Here is a round-up of today's blog posts - and for previous posts, check out the Bestiaria Latina Blog archives. There are notices also at Twitter - look for Aesopus and AesopusEnglish.
HODIE: ante diem tertium decimum Kalendas Novembres.
ANECDOTE OF THE DAY: Today's anecdote is Lucretia, the story of a very sad episode from Roman history.
VERBUM WIDGET: The word from the daily widget is ERGO - which also has a brief essay at the Verbosum blog. Here's one of the sayings you can find in that essay: the famous declaration by Descartes, Cogito, ergo sum, "I think, therefore I am."
FABULAE FACILES WIDGET: The fable from the Fabulae Faciles widget is Ranae et Iuppiter, the story of the frogs who foolishly did not value their democracy!
MILLE FABULAE: ILLUSTRATIONS: The NEW fables with images are Milvus, Perdices, et Sagittarius, the story of a greedy kite and his demise, and Daemon et Anus, a hilarious story about people who claim "the Devil made me do it!"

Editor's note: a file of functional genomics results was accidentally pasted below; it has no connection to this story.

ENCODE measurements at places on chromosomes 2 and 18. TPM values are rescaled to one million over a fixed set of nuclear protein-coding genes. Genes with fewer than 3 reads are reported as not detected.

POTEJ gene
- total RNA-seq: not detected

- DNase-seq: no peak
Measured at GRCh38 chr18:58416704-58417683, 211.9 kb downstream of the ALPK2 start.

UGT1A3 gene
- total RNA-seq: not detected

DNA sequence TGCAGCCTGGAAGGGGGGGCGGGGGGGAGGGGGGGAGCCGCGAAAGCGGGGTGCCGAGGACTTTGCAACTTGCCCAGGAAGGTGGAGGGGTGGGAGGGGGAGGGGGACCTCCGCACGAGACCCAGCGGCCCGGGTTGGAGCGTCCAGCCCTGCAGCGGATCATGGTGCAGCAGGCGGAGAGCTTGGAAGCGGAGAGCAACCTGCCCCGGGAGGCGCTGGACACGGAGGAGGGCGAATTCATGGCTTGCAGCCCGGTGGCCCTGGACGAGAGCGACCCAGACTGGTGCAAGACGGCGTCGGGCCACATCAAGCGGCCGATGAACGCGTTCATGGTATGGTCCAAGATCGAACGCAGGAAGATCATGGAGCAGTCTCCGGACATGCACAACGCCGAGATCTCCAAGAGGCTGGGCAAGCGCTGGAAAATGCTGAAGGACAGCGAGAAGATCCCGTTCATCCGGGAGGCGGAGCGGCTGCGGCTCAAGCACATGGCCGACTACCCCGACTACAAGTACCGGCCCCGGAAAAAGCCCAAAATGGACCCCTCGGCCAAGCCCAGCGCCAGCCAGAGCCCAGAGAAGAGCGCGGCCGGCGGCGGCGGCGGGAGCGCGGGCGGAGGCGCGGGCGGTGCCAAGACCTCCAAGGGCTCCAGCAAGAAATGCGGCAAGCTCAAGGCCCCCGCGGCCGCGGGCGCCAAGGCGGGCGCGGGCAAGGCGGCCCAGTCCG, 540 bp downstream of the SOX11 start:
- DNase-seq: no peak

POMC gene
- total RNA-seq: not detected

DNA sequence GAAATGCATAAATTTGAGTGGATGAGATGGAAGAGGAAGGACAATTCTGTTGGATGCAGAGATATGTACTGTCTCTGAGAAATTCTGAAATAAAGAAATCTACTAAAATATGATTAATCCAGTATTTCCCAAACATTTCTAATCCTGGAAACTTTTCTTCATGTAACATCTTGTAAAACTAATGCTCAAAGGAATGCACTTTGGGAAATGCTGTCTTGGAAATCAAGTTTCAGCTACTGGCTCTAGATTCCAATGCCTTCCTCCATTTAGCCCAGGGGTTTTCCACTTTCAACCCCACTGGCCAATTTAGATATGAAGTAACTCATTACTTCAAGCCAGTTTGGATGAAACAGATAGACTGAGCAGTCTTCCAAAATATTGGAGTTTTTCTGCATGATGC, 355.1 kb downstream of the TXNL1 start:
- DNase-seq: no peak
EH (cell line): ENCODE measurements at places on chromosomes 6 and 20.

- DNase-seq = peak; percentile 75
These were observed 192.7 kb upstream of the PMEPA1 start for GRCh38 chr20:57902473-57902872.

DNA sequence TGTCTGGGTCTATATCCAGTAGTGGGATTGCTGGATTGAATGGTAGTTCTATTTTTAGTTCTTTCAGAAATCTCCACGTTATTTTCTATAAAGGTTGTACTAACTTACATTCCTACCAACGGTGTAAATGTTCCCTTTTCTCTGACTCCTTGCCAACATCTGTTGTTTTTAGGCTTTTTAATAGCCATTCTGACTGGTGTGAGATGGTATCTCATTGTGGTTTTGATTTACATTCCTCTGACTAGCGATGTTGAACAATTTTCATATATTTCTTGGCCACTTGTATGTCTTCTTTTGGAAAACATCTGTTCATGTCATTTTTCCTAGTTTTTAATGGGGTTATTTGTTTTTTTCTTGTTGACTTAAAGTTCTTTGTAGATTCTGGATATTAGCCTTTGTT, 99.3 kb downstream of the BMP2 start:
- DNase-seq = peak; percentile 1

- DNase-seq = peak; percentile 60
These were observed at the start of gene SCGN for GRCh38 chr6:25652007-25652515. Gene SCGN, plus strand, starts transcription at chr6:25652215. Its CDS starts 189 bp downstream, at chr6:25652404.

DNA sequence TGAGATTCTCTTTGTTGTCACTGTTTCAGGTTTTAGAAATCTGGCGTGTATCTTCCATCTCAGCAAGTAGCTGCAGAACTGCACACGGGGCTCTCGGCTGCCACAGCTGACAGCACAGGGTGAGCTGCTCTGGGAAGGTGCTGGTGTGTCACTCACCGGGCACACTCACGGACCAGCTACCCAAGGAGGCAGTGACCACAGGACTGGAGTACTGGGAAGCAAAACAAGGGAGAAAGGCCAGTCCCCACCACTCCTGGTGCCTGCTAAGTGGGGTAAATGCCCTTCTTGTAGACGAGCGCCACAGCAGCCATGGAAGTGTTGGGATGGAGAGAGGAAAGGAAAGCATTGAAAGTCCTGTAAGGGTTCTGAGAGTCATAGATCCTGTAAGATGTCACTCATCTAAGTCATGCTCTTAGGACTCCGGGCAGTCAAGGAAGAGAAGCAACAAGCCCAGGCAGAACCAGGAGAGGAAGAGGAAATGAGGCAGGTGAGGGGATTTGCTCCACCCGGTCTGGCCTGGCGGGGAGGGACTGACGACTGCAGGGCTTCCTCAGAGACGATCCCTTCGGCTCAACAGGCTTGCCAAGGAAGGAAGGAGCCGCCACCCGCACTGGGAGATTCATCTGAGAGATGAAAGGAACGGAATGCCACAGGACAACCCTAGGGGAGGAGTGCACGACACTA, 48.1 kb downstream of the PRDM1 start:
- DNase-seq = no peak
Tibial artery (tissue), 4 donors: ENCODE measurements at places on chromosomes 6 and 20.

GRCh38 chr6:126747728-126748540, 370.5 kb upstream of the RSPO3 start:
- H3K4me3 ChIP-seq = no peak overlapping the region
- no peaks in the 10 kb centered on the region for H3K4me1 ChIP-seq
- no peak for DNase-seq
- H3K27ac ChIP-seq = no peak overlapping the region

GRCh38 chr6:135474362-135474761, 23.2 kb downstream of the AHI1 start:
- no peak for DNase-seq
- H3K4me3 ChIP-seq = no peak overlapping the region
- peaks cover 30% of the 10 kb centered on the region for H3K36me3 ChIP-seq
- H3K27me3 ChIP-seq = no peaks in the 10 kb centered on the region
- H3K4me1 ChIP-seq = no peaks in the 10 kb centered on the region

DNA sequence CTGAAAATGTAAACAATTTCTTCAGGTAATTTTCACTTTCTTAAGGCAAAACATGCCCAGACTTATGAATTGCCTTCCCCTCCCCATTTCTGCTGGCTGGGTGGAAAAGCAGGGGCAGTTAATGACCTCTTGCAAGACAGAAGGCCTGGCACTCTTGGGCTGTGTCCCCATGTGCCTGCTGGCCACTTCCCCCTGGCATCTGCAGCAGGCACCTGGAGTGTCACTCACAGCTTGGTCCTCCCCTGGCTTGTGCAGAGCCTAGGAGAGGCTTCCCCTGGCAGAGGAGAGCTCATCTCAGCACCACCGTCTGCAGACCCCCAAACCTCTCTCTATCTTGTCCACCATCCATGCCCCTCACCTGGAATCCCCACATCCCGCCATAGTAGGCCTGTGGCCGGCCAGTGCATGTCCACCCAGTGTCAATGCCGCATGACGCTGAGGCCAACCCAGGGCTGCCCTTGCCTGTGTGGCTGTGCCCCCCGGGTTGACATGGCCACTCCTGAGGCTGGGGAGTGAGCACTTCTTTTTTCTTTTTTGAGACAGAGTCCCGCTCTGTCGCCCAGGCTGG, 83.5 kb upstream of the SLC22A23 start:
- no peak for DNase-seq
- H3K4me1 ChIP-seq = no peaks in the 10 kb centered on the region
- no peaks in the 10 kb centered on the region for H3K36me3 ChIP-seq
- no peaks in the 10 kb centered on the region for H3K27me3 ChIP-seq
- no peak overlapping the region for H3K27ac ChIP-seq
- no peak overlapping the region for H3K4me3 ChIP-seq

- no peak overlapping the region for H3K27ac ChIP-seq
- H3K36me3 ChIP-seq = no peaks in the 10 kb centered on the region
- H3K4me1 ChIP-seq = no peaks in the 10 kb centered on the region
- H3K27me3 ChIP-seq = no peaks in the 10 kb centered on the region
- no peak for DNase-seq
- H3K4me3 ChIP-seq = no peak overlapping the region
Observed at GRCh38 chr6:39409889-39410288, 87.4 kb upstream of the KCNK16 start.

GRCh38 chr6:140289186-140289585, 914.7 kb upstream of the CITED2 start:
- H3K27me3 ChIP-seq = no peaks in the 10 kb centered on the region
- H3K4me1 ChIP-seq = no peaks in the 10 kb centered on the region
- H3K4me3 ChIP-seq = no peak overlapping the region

MILLE FABULAE: ILLUSTRATIONS: The fable from the Mille Fabulae et Una widget is Simia et Vulpes, Iter Facientes, the story of a boastful monkey and a quick-witted fox.
GOOGLE BOOKS: Today's Google Books are Binder's Medulla Proverbiorum Latinorum and Cats and Farlie's Moral Emblems.
TODAY'S MOTTOES & PROVERBS: Widgets available at Schoolhouse Widgets.
Tiny Proverbs: Today's tiny proverb is: Veritas liberabit (English: The truth will set you free).
3-Word Mottoes Verb-less: Today's 3-word verb-less motto is Ex unitate vires (English: From unity, power).
Latin Animal Proverb: Today's animal proverb is Felis amat pisces sed aquas intrare recusat (English: The cat loves fish but refuses to enter the water).
Proverbs of Polydorus: Today's proverb from Polydorus is: Divitiae si affluant, nolite cor apponere (English: Even if riches abound, do not set your heart on them).
Proper Name Proverb from Erasmus: Today's proper name proverb from Erasmus is Atlas caelum (English: Atlas holds up the sky; from Adagia 1.1.67).
Greek Proverb of the Day: Today's proverb is Ἐχῖνος τὸν τόκον ἀναβάλλει (English: The hedgehog puts off giving birth - which is a bad idea, of course, since the baby hedgehogs just keep getting more and more prickly!).
In honor of Atlas holding up the sky - Atlas caelum - here is the famous Farnese Atlas: